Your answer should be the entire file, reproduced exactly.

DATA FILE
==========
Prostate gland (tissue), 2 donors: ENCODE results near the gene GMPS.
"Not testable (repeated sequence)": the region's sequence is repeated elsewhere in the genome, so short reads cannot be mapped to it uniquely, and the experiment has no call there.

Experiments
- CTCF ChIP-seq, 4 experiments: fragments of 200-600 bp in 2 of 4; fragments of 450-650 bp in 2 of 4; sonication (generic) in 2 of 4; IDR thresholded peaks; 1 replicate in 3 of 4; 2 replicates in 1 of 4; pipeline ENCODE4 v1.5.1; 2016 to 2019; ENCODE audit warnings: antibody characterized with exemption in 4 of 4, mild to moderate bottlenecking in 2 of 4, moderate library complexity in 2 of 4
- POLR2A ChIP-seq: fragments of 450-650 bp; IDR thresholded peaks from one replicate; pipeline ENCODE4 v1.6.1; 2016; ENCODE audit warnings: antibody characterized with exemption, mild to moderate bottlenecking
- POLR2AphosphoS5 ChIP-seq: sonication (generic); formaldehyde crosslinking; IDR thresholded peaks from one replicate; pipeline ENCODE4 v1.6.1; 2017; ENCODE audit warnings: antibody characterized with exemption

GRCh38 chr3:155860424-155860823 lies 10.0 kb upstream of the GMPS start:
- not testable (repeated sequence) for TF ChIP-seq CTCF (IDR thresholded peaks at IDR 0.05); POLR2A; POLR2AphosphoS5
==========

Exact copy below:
Prostate gland (tissue), 2 donors: ENCODE results near the gene GMPS.
"Not testable (repeated sequence)": the region's sequence is repeated elsewhere in the genome, so short reads cannot be mapped to it uniquely, and the experiment has no call there.

Experiments
- CTCF ChIP-seq, 4 experiments: fragments of 200-600 bp in 2 of 4; fragments of 450-650 bp in 2 of 4; sonication (generic) in 2 of 4; IDR thresholded peaks; 1 replicate in 3 of 4; 2 replicates in 1 of 4; pipeline ENCODE4 v1.5.1; 2016 to 2019; ENCODE audit warnings: antibody characterized with exemption in 4 of 4, mild to moderate bottlenecking in 2 of 4, moderate library complexity in 2 of 4
- POLR2A ChIP-seq: fragments of 450-650 bp; IDR thresholded peaks from one replicate; pipeline ENCODE4 v1.6.1; 2016; ENCODE audit warnings: antibody characterized with exemption, mild to moderate bottlenecking
- POLR2AphosphoS5 ChIP-seq: sonication (generic); formaldehyde crosslinking; IDR thresholded peaks from one replicate; pipeline ENCODE4 v1.6.1; 2017; ENCODE audit warnings: antibody characterized with exemption

GRCh38 chr3:155860424-155860823 lies 10.0 kb upstream of the GMPS start:
- not testable (repeated sequence) for TF ChIP-seq CTCF (IDR thresholded peaks at IDR 0.05); POLR2A; POLR2AphosphoS5